ProSoundWeb Community

Please login or register.

Login with username, password and session length
Advanced search  

Pages: 1 2 [3] 4   Go Down

Author Topic: Non-Tripod Speaker Stands  (Read 3634 times)

Paul G. OBrien

  • Hero Member
  • *****
  • Offline Offline
  • Posts: 854
Re: Non-Tripod Speaker Stands
« Reply #20 on: February 14, 2018, 10:02:15 am »

The problem with steel is the shipping. 

Yes.. so avoid that if possible. I had a local to me metal supplier cut 24"x24" 1/4" plate steel baseplates complete with a hand hole on one side and 4 units cost less than a single aluminum base plate does. Each one of these baseplates weighs about 50lbs and that provides a very stable base for a moving head on a 6.5' section of 12" box truss.
Logged

Jay Barracato

  • Hero Member
  • *****
  • Offline Offline
  • Posts: 1897
  • Solomons, MD
Re: Non-Tripod Speaker Stands
« Reply #21 on: February 14, 2018, 10:04:23 am »

Something tips when the center of gravity goes past the tipping point (pivot point ) of the base.

Increasing stability is simply lowering the center of gravity or widening the base.

Sent from my Moto Z (2) using Tapatalk

Logged
Jay Barracato

Chris Hindle

  • SR Forums
  • Hero Member
  • *
  • Offline Offline
  • Posts: 1311
  • Montreal, Quebec, Canada, Earth, Sol System,......
Re: Non-Tripod Speaker Stands
« Reply #22 on: February 14, 2018, 12:32:08 pm »

If the plate is a circle, it can be half the diameter and have the same stability.  A tripod tipping on two legs has half the base distance as a tripod tipping up on one leg (which never happens).

If you make a 5 foot circular plate, it is twice as stable as a tripod with a 5 foot spread.  It is also ridiculously large.

with a "load" a couple of feet high, maybe.
Supporting a 60 pound box, 6' in the air on a 2-1/2 foot base?
Not gonna happen.
Way too easy to nudge the center of balance over the edge of the plate. You know what happens next.....
Wasn't it Aristotle that is quoted as saying "Give me a lever long enough, and I'll move the world"
You'll have to make a balance of weight to diameter to get to a "safe" place.
Chris.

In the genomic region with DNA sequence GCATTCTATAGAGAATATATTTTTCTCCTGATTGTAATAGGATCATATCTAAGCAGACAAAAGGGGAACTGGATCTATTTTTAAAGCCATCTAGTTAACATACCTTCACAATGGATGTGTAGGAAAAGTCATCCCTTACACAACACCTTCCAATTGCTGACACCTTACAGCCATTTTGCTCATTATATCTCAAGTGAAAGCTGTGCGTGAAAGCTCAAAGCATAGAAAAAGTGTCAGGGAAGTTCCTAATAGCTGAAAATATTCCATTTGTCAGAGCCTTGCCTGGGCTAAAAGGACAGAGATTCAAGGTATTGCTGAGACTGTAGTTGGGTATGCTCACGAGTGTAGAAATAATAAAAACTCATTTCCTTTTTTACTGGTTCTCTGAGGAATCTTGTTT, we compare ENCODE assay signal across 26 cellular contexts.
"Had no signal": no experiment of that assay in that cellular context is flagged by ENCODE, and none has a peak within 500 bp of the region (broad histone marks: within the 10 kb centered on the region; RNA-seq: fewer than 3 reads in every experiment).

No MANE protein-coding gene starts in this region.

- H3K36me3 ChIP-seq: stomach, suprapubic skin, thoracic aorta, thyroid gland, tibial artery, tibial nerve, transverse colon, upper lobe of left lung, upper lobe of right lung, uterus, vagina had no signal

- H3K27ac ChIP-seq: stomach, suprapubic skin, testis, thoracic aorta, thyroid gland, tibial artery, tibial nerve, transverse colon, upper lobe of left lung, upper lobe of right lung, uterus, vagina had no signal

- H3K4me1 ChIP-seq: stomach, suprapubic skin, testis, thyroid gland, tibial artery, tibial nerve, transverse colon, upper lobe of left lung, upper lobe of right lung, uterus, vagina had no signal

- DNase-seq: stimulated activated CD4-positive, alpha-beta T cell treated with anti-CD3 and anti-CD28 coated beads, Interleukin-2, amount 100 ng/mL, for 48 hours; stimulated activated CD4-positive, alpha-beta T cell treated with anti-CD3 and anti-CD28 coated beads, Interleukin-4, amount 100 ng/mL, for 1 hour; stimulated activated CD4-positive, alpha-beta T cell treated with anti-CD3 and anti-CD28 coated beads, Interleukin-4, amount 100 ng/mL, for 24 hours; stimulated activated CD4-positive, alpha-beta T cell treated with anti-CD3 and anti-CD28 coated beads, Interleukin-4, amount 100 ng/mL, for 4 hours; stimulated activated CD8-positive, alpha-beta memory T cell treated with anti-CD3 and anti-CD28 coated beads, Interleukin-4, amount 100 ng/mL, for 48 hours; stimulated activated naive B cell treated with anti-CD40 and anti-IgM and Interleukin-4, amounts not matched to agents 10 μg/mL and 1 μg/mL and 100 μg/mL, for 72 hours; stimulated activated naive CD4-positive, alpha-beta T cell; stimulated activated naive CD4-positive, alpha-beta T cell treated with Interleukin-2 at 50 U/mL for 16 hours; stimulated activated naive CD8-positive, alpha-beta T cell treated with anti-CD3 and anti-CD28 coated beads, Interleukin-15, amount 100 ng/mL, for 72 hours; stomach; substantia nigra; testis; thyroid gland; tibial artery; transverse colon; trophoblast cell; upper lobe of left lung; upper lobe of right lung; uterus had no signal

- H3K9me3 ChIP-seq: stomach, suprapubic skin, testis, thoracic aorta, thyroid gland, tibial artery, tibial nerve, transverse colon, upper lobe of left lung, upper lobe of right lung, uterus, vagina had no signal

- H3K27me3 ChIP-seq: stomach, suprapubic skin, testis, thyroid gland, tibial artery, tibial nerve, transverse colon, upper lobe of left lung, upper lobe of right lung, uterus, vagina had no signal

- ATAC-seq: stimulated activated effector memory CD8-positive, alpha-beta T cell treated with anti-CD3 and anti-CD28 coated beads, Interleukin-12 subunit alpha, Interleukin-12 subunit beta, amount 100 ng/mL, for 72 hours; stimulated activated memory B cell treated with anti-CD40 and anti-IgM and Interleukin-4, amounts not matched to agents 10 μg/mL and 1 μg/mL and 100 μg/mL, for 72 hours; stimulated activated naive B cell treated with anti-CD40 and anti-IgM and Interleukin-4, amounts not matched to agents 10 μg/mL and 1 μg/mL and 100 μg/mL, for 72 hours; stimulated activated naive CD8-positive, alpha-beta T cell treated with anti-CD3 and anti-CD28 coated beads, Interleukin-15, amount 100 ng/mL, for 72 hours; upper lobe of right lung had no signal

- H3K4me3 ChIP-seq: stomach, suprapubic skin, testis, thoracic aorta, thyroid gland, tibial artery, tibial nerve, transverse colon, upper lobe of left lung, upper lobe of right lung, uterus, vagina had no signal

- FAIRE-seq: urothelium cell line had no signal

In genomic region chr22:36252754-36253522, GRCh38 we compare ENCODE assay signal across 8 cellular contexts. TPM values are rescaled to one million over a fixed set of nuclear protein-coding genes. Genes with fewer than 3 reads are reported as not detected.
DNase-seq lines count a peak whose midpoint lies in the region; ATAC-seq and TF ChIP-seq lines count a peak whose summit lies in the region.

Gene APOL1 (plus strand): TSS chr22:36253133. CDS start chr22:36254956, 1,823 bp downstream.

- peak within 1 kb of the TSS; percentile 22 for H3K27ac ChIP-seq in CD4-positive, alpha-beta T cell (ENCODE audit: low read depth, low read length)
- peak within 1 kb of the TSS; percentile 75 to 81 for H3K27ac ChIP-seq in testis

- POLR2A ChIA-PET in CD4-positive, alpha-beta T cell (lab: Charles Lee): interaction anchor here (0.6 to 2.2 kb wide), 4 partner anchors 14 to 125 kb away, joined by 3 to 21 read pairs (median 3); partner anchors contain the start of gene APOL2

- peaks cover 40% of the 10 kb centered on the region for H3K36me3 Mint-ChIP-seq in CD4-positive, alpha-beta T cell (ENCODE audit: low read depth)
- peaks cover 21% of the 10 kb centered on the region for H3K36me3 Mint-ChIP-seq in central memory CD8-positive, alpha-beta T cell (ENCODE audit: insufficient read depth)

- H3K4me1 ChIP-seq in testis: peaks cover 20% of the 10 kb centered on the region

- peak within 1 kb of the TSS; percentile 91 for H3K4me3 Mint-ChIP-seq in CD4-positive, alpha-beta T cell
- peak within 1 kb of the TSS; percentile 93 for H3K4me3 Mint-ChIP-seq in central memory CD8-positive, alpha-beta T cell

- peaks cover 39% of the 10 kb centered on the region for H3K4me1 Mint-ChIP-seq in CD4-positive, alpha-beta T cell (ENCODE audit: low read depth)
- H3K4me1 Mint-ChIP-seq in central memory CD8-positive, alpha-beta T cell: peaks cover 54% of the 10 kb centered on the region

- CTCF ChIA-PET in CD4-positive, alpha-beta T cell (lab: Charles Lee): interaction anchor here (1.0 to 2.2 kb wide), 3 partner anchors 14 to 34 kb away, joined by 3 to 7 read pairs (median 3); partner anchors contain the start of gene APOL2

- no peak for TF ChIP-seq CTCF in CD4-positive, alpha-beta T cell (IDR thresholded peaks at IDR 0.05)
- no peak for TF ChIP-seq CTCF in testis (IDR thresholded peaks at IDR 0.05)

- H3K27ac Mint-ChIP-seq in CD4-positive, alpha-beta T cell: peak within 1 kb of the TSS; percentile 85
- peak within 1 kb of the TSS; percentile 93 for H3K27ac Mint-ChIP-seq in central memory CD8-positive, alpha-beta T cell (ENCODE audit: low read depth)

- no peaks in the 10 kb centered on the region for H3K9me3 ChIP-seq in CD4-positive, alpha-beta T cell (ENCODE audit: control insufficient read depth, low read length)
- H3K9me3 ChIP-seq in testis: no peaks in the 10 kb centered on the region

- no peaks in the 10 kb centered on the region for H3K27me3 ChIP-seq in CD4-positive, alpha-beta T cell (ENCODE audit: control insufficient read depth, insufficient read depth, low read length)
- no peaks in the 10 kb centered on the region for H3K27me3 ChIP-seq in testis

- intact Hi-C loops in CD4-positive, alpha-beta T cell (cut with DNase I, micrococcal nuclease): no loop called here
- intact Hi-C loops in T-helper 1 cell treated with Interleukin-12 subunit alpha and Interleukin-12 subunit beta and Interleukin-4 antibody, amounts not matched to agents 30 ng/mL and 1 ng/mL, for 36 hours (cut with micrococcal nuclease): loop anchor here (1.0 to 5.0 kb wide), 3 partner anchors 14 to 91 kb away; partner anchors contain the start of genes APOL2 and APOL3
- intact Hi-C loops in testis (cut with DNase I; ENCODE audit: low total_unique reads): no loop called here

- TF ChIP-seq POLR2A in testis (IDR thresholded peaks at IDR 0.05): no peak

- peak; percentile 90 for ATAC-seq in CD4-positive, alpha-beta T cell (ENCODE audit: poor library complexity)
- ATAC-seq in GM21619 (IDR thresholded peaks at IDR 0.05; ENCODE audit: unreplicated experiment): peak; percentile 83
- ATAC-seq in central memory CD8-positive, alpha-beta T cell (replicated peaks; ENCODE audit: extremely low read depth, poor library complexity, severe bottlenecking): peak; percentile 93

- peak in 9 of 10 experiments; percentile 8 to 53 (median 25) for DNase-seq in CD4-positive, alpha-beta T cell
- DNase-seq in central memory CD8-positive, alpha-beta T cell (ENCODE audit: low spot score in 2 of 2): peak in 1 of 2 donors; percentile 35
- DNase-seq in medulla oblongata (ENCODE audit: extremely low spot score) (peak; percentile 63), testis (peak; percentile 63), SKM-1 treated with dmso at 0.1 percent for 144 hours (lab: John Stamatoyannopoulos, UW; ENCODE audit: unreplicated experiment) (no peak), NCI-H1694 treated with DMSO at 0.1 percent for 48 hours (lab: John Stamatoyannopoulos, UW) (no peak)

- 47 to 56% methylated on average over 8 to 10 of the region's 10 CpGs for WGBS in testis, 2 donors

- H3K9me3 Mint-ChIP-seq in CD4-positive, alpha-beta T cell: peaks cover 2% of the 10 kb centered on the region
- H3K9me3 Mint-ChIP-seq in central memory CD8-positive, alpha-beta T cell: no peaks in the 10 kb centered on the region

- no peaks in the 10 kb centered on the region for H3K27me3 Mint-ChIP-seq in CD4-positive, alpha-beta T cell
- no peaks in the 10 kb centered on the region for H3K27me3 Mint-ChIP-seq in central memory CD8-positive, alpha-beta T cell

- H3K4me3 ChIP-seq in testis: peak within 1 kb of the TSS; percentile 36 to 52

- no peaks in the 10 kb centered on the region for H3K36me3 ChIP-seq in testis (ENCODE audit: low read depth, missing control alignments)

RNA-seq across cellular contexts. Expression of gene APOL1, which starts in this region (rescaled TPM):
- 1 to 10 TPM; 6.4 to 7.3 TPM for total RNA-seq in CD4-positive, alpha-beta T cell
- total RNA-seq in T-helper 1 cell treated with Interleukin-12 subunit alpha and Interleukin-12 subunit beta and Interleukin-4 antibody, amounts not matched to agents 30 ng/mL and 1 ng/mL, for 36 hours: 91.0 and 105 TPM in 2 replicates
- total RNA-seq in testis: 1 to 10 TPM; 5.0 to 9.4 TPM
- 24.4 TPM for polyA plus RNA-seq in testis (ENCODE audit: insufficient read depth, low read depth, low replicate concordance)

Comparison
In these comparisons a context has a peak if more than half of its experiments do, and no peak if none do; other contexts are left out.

Logged
Ya, Whatever. Just throw a '57 on it, and get off my stage.

Scott Olewiler

  • Hero Member
  • *****
  • Offline Offline
  • Posts: 1026
  • Trust me, it will be loud enough.
    • 4th Street Sound
Re: Non-Tripod Speaker Stands
« Reply #23 on: February 14, 2018, 01:43:53 pm »

At 40-50 events/year, there should be money.  My gut feeling is you are not charging enough.  If the clients expect higher quality and you make the investment to deliver it, then they should pay more for it.

-Dennis

If Chris is doing 40-50 gigs a year at the prices on his website, and can't afford subs he needs to figure out where the money is going.
Logged
If you want to feel more Kick drum turn up the kick drum fader, not the damn subs.

Marc Sibilia

  • Newbie
  • *
  • Offline Offline
  • Posts: 49
  • Princeton, New Jersey
Re: Non-Tripod Speaker Stands
« Reply #24 on: February 14, 2018, 01:58:40 pm »

with a "load" a couple of feet high, maybe.
Supporting a 60 pound box, 6' in the air on a 2-1/2 foot base?
Not gonna happen.


All I am saying is if you aren't comfortable using a 2 1/2 foot circular base, you should be equally uncomfortable with a 5 foot base tripod.  The 2 1/2 foot circle might even be better if it is heavier.  See the sketch below.
Logged

Chris Poynter

  • Jr. Member
  • **
  • Offline Offline
  • Posts: 82
    • www.chrispoynter.ca
Re: Non-Tripod Speaker Stands
« Reply #25 on: February 14, 2018, 03:14:17 pm »

At 40-50 events/year, there should be money.  My gut feeling is you are not charging enough.  If the clients expect higher quality and you make the investment to deliver it, then they should pay more for it.

If Chris is doing 40-50 gigs a year at the prices on his website, and can't afford subs he needs to figure out where the money is going.